I smirked warmly as I saw the sparkle in his eye. The look he gets when his pieces are truly seen by someone completely. The first thing I asked was, “what is this funky little critter’s name”? I have a slightly obsessive habit of anthropomorphizing, well… almost everything. I think everything but the garbage can, has a name in this house. Yikes. Anyhow, as usual he said, “I don’t know.” (This is a concept I just can’t grasp folks, perhaps it’s because I am the literary half of this partnership, but it NEEDS A NAME!!!) I rubbed my eyes and dragged myself to the coffee, thinking of how I was ever going to find a board patient, AKA: wallowing in self-pity as my coffee was brewing. All the sudden I heard Adam – “A name, why?”
Why?? Because this little “doodle” (his words, not mine), was magic. It felt like home. Like the most beautiful bits and pieces of our family and lives together- wrapped up in this monster that seemed to follow us wherever we went. The creature’s gorgeous translucent, but much too small wings, embodied a marvelous struggle to get off the ground that has a near constant presence in our lives. The soft hues of blues and purples were warm and inviting, those tones just gave a feeling of welcoming and love. Yet the singular pointed horn that adorned the beast’s adorable head felt like the necessary warning for our families, friends and society in general. Some were well-intended; others were simply ignorant and nasty. So that wide, snaggle toothed grin across the little doodle’s face seemed to define our reserved defensiveness and at the same time our eagerness and joy to want to let people in for the children.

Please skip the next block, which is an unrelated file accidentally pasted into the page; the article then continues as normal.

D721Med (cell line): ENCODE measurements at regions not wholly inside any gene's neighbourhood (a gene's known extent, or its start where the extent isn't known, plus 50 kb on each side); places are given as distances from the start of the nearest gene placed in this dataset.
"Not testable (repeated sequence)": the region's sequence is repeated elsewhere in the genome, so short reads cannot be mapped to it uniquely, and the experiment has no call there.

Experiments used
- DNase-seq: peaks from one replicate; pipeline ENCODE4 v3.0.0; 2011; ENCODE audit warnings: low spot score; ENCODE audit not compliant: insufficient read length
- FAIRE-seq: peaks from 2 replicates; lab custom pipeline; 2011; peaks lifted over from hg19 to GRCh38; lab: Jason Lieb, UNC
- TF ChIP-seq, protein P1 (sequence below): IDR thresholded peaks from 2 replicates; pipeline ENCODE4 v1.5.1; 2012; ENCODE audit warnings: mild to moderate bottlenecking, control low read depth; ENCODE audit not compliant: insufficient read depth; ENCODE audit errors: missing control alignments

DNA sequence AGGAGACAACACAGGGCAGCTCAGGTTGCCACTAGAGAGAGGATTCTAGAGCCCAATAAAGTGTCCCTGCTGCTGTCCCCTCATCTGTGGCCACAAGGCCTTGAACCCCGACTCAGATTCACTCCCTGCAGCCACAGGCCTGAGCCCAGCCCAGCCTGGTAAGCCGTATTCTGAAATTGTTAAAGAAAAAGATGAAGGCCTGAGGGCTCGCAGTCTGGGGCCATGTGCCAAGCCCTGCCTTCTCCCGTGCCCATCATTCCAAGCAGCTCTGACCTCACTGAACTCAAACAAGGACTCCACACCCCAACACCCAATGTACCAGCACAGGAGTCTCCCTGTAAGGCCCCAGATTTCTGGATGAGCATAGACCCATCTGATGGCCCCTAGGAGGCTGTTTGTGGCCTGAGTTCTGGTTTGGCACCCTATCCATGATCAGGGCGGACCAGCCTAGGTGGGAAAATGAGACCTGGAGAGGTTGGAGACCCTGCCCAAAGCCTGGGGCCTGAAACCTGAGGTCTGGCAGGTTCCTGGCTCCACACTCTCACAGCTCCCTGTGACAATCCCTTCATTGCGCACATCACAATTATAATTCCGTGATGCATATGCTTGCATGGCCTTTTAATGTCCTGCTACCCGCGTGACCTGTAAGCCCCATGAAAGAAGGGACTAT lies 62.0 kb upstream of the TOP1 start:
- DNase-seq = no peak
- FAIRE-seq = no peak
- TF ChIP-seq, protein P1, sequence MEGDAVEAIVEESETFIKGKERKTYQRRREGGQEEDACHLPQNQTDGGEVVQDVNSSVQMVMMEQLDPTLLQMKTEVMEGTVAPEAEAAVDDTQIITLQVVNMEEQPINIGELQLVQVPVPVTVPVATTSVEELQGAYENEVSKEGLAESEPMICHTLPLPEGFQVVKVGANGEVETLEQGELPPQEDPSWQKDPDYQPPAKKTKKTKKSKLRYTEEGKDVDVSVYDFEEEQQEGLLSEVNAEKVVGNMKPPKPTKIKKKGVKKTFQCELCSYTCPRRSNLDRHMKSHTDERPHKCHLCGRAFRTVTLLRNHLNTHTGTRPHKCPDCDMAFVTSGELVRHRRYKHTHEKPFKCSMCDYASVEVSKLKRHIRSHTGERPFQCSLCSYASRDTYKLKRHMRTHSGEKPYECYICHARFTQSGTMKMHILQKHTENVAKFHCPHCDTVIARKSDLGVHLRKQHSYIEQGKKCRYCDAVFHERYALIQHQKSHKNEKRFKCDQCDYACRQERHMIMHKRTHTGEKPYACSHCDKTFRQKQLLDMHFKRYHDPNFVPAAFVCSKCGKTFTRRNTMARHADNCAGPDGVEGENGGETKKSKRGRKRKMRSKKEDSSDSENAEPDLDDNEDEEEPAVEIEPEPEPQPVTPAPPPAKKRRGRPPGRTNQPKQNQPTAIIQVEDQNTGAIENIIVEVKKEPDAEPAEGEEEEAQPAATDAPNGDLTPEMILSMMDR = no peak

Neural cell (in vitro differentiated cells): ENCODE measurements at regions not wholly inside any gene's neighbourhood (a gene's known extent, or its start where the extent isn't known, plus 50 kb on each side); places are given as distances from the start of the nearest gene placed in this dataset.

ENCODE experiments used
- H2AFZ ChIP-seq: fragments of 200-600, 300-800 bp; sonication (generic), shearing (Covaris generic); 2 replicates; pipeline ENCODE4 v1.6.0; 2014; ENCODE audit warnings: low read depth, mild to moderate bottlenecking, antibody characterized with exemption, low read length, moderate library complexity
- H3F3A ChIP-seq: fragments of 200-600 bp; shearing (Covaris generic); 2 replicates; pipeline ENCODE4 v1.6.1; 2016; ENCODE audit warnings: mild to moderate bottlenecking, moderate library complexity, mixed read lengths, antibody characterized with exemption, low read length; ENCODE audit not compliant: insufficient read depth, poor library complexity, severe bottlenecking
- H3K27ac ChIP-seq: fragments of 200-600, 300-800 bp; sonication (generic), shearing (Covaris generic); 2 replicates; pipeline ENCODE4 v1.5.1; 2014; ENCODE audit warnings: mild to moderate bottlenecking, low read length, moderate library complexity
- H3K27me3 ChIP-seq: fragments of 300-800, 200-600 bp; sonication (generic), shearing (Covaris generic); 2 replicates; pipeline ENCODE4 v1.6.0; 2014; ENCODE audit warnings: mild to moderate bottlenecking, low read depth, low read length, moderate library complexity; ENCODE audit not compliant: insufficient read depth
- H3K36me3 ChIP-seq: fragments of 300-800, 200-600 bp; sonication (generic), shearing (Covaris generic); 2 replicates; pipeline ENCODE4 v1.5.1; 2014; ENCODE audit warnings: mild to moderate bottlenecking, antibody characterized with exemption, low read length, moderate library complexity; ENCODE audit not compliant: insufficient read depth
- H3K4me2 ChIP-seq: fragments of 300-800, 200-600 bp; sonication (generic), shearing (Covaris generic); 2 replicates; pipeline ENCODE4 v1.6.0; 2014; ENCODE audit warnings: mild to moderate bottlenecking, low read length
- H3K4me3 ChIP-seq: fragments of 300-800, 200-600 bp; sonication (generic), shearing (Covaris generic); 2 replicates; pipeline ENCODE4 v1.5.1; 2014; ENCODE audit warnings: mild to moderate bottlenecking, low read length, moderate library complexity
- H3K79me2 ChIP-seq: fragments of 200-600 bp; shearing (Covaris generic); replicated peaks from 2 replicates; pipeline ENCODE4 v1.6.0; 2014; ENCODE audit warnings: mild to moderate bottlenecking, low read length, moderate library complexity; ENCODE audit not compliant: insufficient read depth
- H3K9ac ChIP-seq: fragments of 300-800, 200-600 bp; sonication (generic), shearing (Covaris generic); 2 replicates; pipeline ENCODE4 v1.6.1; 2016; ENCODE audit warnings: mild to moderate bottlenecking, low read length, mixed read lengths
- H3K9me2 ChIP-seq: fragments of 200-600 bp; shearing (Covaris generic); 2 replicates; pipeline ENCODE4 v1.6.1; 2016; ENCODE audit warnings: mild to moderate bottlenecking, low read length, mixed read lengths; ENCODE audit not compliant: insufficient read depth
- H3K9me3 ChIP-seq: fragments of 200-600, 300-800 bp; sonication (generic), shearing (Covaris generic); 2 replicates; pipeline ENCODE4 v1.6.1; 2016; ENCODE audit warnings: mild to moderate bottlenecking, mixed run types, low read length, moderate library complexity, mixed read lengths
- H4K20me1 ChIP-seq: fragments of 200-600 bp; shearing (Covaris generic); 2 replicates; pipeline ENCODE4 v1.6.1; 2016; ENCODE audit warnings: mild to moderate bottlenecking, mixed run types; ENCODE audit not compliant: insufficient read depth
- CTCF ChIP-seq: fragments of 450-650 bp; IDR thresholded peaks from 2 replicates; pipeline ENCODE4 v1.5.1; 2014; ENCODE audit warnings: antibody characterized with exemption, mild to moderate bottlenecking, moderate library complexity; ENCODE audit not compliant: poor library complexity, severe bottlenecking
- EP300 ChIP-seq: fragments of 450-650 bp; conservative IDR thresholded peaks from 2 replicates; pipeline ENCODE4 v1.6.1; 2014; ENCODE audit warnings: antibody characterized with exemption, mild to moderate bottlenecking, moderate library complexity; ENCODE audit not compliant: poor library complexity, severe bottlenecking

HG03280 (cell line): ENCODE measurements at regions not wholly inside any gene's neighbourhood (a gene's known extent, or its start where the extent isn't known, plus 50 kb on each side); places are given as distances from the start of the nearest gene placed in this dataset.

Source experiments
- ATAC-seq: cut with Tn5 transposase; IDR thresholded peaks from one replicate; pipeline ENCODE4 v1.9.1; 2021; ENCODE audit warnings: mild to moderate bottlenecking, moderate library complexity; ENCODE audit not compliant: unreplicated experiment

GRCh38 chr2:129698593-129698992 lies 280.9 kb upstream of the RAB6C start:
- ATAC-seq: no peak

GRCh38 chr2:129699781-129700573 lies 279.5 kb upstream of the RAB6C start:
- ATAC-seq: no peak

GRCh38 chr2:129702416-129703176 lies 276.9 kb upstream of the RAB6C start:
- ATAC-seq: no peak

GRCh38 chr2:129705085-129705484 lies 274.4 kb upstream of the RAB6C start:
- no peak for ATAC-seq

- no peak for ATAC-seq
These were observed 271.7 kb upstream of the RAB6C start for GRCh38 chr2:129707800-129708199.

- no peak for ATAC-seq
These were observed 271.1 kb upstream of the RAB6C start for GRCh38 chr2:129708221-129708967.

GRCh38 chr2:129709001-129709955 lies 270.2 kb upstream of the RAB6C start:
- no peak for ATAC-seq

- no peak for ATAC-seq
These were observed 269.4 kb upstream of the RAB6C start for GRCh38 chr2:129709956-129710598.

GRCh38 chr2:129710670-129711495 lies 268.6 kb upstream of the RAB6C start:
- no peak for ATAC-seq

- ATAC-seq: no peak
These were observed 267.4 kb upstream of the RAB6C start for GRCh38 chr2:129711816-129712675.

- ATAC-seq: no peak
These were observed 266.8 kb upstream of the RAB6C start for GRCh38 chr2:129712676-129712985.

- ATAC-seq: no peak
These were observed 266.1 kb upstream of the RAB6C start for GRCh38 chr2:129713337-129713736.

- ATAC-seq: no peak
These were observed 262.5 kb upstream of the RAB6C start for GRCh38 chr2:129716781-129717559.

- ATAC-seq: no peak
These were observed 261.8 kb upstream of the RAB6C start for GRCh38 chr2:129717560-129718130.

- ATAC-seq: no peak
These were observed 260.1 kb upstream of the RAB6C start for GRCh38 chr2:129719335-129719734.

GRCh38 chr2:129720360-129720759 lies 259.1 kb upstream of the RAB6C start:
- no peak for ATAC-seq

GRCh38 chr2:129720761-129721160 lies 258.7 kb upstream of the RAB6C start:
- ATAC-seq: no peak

I asked him, “so where’d this come from?”- it’s kind of my standard question when I find a really cool “doodle” I like. “I dunno know”. ‘Yes, you do, you grumpy, overworked jerk’ almost came out of my mouth, all mean and dirty, like an old-timey coal powered train. I was so tired too, just dog-tired. But, for once, I said nothing and took his hand, guiding him towards the bedroom and said goodnight to him with a kiss and good morning to mesodermally-derived cells of the embryonic stage of the formation of human dentition. It was awful, but we did it, almost every night. But his tonight and my morning were different this time. I couldn’t focus on teeth, so I pulled out this “doodle” who became Dimple… and felt everything I’d been missing.
To Be Continued…